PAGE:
Retailers continue to face problems with their supply chains

Nemea Ltd has recently conducted a major survey into Supply Chain software usage and have produced a report designed to assist with the decisions facing retailers in the area of supply chain automation; in particular who does what.The report also contains a helpful, basic overview section, which covers the elements of the supply chain functions and following that, a market sweep review of over 100 software vendors.

The report states that retailers have struggled to improve their supply chain; often with poor results. Most retailers are still experiencing the old problems such as, out-of-stock, unsold inventory and unprocessed returns, with billions of pounds in lost profits as a result. According to the report, one reason for the mismatch of supply and demand is that many retailers have concentrated on areas such as analysing and forecasting and have not balanced that work with sufficient improvements in areas where the consumer makes the decision to buy the product, whether it is in the store, on the internet or from a catalogue. When Nemea asked software vendors to rank business activities in supply chain in order of relevance, analysing and forecasting was still ranked as the most important business activity by the majority of the respondents.

New complexities have arisen where multiple channels compete for limited stock and lack of integration in the core operations of the business. This has resulted in some hugely complex processes to ensure that limited stock is distributed efficiently and to the most likely location of sale. Results from Nemeas survey support this view because warehouse/inventory and supply/demand integrations are the key supply chain activities that the majority of the vendors in the survey considered to be the most challenging for retailers in the next 12 months. Some comments from the vendors were that retailers needed to integrate multi channel sales systems to ensure accuracy of data and availability of stock to meet consumer demand across all sales channels.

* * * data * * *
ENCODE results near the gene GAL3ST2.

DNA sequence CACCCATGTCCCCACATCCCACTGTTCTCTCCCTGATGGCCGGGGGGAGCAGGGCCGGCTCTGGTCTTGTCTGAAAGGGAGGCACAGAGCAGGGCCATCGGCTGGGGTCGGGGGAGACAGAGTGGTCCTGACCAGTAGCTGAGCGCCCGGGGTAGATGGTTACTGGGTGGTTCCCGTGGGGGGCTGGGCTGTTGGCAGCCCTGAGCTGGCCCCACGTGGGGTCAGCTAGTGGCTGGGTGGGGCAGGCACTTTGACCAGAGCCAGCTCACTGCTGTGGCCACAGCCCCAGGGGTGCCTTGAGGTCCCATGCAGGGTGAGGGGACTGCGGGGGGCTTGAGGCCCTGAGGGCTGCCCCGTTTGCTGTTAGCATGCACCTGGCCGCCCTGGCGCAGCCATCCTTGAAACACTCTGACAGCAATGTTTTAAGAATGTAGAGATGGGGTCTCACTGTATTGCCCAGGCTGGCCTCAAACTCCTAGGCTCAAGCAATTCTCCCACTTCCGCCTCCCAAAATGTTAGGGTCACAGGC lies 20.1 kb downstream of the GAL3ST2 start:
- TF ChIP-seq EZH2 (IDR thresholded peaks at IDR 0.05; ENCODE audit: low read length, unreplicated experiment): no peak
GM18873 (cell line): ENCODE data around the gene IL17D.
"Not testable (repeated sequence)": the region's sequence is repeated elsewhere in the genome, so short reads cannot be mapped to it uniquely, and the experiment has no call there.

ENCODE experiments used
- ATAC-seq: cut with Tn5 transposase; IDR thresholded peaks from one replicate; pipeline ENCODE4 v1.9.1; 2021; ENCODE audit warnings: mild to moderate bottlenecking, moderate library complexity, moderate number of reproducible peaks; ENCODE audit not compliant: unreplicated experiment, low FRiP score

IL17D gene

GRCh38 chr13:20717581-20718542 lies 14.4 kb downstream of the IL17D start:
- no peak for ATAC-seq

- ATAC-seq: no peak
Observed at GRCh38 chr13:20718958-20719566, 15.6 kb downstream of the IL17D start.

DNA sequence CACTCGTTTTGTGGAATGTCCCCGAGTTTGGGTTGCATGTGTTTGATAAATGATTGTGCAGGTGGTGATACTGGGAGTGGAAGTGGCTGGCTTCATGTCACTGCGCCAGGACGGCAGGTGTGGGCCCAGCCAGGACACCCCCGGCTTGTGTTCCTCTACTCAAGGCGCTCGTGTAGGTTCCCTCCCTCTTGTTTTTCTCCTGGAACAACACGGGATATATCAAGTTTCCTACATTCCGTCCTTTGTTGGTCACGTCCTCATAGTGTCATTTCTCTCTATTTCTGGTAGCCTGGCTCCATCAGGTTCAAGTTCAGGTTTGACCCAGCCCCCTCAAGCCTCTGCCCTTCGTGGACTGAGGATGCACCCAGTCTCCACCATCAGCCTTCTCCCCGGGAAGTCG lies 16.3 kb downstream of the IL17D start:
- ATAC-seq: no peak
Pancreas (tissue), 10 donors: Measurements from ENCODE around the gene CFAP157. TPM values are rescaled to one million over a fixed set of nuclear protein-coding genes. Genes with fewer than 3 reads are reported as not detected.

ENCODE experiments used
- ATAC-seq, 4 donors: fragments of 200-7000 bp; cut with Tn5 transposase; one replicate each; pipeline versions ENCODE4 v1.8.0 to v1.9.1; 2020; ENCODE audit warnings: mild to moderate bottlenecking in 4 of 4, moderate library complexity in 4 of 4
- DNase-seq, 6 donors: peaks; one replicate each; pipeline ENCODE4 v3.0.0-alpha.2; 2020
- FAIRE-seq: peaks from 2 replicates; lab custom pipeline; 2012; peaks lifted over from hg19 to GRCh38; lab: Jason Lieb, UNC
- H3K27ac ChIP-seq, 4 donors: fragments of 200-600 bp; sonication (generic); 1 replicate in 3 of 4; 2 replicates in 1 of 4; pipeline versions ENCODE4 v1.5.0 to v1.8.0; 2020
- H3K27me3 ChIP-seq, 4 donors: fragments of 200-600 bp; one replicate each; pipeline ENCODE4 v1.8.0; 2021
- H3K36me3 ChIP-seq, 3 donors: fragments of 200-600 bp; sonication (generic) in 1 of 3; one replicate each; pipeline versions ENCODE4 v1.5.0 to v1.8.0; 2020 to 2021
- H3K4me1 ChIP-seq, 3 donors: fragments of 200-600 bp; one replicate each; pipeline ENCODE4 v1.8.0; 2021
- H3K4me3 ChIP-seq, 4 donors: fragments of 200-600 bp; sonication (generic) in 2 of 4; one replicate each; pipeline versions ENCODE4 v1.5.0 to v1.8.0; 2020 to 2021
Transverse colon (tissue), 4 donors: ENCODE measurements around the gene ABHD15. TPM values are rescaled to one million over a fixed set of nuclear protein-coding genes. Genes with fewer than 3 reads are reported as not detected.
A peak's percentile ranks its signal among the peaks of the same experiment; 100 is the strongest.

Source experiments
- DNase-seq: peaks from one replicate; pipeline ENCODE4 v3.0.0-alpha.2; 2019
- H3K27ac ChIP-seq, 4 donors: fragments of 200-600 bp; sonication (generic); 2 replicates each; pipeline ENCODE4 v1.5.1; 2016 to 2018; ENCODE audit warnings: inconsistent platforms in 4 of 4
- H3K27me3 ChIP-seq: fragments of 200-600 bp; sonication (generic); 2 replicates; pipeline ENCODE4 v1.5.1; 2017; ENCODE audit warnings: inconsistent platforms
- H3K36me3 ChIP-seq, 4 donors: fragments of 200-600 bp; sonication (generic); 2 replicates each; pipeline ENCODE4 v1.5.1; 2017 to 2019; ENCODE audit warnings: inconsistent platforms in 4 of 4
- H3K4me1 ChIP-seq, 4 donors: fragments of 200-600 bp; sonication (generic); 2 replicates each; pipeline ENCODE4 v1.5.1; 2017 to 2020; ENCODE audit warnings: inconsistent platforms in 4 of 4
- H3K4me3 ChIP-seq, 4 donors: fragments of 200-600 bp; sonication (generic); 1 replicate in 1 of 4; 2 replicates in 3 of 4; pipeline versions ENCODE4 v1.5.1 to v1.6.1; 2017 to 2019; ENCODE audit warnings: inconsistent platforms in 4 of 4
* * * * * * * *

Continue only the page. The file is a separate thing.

There is no doubt that an increased automation of the supply chain could help the retailer in handling the vast amount of information available and make the supply chain processes more efficient. Therefore, Nemea points out, even for the most affordable software solutions, it is necessary to clarify the different business activities in the company in order to identify the areas that would benefit the most from new software. The reason is that few retailers can afford, or even need to invest in supply chain systems for all their activities at the same time. It is also important to take into account the softwares ability to integrate with existing systems.

Nemea concludes that as an independent review, the aim of this report is not to score and rank the vendors but to give retailers a significant head start on understanding the options available. Whether the reader is a department or function manager within the supply chain area; is involved in a supply chain package selection or improvement project, or is a relative newcomer to the area of supply chain, the report will provide some useful information and insights into this increasingly complex area of retail.

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